MesotheliomaHelp will be joining the National Organization for Rare Disorders (NORD), and countless other organizations, in the fight to raise awareness of the more than 7,000 rare diseases on Rare Disease Day tomorrow, Feb. 28. For the ninth year, NORD will focus a spotlight on rare diseases as a global public health concern. Mesothelioma, an asbestos-related cancer, is one of the rare, or “orphan,” diseases or conditions affecting one in ten Americans.
In the United States an orphan disease status is assigned to a disease or disorder if it affects fewer than 200,000 Americans at any given time. In the case of mesothelioma, 3,000 Americans are diagnosed with the disease each year.
This year’s focus is on research. Research brings hope to people living with rare diseases and while there is ongoing research to find new treatments or a cure, many of the diseases still do not have effective treatments. There is no cure for mesothelioma and the cancer is resistant to many of the available treatments.
Rare Disease Day is an annual event observed worldwide on the last day of February dedicated to raising awareness among the general public and decision-makers about rare diseases and the impact on patients’ lives. The day was started in 2008 by EURORDIS-Rare Disease Europe. In 2016, more than 85 countries participated, including France, Canada, Greece, and first time participants Aruba, Tanzania, and Zimbabwe.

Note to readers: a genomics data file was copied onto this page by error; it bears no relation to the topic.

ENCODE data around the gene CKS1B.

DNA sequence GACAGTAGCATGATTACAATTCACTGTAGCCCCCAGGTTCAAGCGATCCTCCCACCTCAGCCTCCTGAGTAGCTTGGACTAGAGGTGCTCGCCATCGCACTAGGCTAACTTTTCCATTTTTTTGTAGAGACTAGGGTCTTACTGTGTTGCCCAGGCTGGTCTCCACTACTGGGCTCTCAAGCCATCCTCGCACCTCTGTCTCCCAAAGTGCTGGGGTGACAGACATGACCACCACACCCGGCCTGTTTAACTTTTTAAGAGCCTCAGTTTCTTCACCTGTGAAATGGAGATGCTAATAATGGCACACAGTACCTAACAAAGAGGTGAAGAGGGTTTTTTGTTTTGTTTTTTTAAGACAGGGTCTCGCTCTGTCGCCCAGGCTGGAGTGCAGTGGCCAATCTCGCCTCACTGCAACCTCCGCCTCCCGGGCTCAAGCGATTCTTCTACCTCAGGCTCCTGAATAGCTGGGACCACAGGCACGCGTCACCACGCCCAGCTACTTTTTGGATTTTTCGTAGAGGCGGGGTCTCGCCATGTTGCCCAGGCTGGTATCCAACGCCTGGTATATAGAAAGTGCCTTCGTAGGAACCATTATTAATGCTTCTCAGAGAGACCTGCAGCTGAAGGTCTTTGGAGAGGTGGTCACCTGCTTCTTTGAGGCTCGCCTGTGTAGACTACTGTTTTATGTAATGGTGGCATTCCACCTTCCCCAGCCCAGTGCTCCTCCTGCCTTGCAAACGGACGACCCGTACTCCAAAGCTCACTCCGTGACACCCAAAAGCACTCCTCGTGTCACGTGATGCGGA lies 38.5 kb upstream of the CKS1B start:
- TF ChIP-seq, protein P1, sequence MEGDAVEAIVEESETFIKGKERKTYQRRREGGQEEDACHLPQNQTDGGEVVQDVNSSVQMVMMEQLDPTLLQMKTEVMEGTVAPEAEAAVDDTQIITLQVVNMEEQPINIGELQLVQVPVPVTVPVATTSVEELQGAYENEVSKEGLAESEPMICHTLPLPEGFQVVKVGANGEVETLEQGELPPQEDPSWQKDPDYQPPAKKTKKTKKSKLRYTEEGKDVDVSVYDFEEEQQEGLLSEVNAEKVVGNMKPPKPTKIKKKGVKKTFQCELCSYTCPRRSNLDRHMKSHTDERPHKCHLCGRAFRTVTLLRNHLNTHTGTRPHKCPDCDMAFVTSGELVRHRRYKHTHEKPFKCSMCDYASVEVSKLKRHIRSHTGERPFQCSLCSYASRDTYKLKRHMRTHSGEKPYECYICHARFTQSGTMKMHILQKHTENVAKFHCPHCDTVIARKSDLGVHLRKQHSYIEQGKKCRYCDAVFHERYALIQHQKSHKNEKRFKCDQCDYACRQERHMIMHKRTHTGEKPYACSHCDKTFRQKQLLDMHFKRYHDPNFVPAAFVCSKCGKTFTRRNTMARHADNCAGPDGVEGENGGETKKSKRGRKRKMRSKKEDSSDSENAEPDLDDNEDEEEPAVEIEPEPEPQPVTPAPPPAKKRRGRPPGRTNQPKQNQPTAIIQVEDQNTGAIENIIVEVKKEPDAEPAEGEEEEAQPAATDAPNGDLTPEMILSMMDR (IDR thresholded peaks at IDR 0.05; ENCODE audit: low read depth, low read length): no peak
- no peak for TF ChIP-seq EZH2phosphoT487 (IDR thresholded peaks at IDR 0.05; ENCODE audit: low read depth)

People with rare diseases struggle to get a proper diagnosis, find information, and get treatment.
The organizers want to educate the public about the inequalities in medical care suffered by people with orphan diseases. According to NORD, patients with orphan diseases are often faced with difficulty in finding medical experts, delay in receiving an accurate diagnosis, and access to few, if any, treatment options. In the U.S., malignant mesothelioma patients often have to travel to large cities where the mesothelioma experts practice in order to receive adequate treatment.
Due to the relative rarity of mesothelioma, and other orphan diseases, managing the disease and trying to find appropriate treatment can be overwhelming to the patients and their families. In fact, according to government statistics, between 85 and 90 percent of orphan diseases are serious or life-threatening, yet only about 200 of them currently have any effective treatments.
Rare Disease Day 2017 activities in the U.S. include state legislature awareness events, a Handprints Across America photo gallery on the national website, and events in communities across the U.S.